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Industry Alert: AS9100 Auditors Are Hammering on PO Flowdown Requirements
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Christopher Paris
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15 March, 2019 - 3:45 AM
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Something went down at IAQG and or ANAB, because a recent spate of nonconformities issued to AS9100 users shows that certification body auditors are hammering hard on the clauses related to purchase order (PO) flowdowns.

In only the past two months, Oxebridge clients have reported at least seven minor nonconformities — and one major (which is being disputed, so keep reading) — on sub-clauses related to either 8.2 or 8.4. Specifically, it appears that auditors have been instructed to focus on how the company reviews incoming customer POs (under clause 8.2) and then how they then flow down those customer requirements via outgoing POs (under clause 8.4.)

Some of these findings have been bogus, while others are totally valid. Let’s knock the bogus ones out first, though.

At least half of the findings issued to Oxebridge clients wrongly asserted that the company was obligated to flow down all the bullet list requirements from AS9100D clause 8.4.3 (a) through (m) on their outgoing purchase orders. This is untrue. A while back I filed a request for clarification on this point with IAQG and they have, in fact, updated their official clarifications document to assure that only the applicable bullets (a) through (m) are to be flowed down. The problem was caused by, natch, the ISO 9001 drafting team who left out the term “as applicable” in the latest edition, which acts as the backbone for the AS9100 text. But the official IAQG ruling is that bullets (a) through (m) are all “as applicable.” You would not, for example, flow down training requirements for staff if you are ordering parts from Grainger or Amazon.

So Oxebridge has been successful in getting a number of these minor NCRs thrown out because the auditors were improperly interpreting the standard.  This included the major NCR I mentioned earlier, which was artificially elevated due to this kind of improper interpretation by the auditor.

But many of the findings are also valid. The scenario goes like this: your company receives a customer PO, and does a poor job of reviewing the requirements and fine-print “T’s and C’s” (terms and conditions.) Buried in there is a requirement to flow some of those requirements down to your suppliers. Having failed to review the incoming PO properly, you’re outgoing POs are then insufficient, too. The auditor need only compare the incoming customer PO vs. your outgoing supplier PO to catch this.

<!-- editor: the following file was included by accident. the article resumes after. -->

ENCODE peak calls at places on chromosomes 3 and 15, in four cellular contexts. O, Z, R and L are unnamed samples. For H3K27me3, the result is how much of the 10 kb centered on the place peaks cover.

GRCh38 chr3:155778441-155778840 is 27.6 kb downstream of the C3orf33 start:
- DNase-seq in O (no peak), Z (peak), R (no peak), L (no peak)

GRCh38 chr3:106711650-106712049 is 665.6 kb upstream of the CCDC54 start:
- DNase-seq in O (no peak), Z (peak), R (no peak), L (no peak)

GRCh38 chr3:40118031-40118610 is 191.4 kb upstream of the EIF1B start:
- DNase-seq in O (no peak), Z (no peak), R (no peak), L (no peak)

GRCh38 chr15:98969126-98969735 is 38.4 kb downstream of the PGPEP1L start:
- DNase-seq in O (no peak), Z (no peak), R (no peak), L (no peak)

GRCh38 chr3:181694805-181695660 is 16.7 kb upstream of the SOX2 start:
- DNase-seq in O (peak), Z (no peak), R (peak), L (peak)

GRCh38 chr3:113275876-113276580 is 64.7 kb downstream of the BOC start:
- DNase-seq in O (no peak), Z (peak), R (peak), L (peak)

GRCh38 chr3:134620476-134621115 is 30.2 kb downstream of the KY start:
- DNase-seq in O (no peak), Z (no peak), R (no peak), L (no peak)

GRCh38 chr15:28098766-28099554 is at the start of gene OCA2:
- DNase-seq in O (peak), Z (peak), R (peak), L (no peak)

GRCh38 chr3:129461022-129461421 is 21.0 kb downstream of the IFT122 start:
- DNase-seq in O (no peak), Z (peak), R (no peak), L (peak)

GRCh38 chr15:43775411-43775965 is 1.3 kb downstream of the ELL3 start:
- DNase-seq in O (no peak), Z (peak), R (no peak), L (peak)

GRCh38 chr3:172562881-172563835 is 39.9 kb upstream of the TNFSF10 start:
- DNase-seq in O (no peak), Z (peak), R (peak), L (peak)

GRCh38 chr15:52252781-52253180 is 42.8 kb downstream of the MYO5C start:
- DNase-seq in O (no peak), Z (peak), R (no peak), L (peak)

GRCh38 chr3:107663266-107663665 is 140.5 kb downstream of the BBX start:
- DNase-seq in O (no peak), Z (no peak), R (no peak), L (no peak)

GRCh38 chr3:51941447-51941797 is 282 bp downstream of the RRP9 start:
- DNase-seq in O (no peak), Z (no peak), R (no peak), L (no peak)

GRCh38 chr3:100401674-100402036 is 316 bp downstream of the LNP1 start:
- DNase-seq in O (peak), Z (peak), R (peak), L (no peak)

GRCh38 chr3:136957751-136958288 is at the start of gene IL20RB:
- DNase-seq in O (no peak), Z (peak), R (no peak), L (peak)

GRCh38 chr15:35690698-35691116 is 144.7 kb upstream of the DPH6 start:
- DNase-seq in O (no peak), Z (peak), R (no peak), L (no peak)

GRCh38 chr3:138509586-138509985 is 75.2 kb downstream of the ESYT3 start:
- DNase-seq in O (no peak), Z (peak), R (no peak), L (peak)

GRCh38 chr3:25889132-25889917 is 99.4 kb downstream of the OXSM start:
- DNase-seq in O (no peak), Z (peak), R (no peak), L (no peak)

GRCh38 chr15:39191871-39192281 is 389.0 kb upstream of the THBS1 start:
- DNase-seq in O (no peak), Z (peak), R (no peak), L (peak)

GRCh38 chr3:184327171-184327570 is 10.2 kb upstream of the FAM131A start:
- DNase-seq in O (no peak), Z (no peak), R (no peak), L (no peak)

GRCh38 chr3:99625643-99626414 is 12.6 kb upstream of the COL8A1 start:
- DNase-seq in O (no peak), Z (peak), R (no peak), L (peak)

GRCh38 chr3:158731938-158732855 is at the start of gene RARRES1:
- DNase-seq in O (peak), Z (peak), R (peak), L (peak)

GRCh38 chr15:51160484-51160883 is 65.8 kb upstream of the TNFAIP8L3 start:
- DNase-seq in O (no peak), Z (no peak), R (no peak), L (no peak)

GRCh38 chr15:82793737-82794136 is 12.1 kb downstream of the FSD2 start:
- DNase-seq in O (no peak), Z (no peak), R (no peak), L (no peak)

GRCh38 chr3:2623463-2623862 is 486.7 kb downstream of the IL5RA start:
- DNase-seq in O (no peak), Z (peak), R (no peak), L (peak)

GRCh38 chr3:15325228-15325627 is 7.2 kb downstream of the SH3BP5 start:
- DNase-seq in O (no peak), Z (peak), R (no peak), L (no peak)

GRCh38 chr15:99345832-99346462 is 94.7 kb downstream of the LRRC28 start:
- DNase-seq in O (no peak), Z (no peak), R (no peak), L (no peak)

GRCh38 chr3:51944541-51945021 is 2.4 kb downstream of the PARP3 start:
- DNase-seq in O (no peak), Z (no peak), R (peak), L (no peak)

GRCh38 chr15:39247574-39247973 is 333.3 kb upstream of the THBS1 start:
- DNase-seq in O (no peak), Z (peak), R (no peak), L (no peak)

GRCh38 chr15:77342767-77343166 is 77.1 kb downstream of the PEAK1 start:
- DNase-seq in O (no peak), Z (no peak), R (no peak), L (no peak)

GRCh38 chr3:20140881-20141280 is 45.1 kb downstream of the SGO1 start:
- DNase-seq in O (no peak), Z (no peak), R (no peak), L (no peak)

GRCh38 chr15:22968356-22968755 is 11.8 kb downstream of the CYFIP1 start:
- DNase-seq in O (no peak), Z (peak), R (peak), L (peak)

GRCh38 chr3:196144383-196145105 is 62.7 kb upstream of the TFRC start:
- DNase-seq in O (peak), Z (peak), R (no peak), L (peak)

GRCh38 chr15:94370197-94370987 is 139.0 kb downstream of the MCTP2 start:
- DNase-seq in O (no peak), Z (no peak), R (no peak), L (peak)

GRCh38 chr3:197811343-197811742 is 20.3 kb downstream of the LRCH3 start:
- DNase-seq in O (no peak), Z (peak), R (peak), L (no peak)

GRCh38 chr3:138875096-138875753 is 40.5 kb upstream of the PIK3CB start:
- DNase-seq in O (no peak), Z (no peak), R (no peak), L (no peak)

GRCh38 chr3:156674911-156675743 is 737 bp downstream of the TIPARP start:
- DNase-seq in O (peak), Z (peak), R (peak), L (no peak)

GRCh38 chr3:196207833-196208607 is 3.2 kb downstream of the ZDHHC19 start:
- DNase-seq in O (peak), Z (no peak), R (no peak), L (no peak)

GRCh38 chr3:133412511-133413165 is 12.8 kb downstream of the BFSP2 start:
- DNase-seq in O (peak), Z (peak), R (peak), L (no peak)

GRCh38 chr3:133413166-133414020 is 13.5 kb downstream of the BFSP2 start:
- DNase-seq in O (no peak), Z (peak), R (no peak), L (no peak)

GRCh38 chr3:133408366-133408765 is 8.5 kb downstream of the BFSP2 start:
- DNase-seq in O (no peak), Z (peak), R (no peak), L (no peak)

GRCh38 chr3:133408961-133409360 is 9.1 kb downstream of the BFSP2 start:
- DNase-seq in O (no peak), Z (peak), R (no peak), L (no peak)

Again, some auditors are wrongly asserting that you have to flow down all customer requirements to all suppliers, which is crazy. You are allowed to apply some logic here. You’re not going to flow down the “conflict-free minerals” requirement if you’re buying paint from Sherwin-Williams, and you won’t flow down compliance to the Dodd-Frank Act to your calibration lab.

Where the auditors are right, however, is when you neglect to flow down the requirements that do matter. This may mean flowing down ITAR compliance, for example, to the plating house receiving your customer’s drawings.

Because CB auditors are suddenly raging on this issue, be sure you have implemented the following in some manner:

  1. Ensure your incoming PO review does a thorough assessment of the customer’s PO requirements, including those listed on the individual line items, but then also the fine print “T’s and C’s.” For the next few weeks or months, consider going over each incoming PO with a yellow highlighter and marking each requirement that pertains to your work.
  2. If the customer PO references a T’s and C’s document on their website or portal, go verify that, too. It doesn’t matter if it’s 1,000 pages long, read it and break down which requirements apply to you and which do not. Again, get out the highlighter. Failure to do so could get you sued or make you liable for liquidated damages.
  3. For your aerospace prime customers (Boeing, Lockheed, etc.) consider developing a flowdown matrix that breaks out which requirements must be flowed down to suppliers. Then, break this down further, defining which type of supplier (plating house, raw materials provider, fasteners, etc.) would receive which customer flowdown on their PO.
  4. Start including this language on your outgoing POs to suppliers. If your POs are generated out of software that makes adding text to POs difficult, figure a way to add a file attachment. Your CB auditor is not going to care if your software sucks (I’m looking at you, Peachtree) so you can’t claim it’s impossible to flow down requirements purely because you can’t add lines on your PO.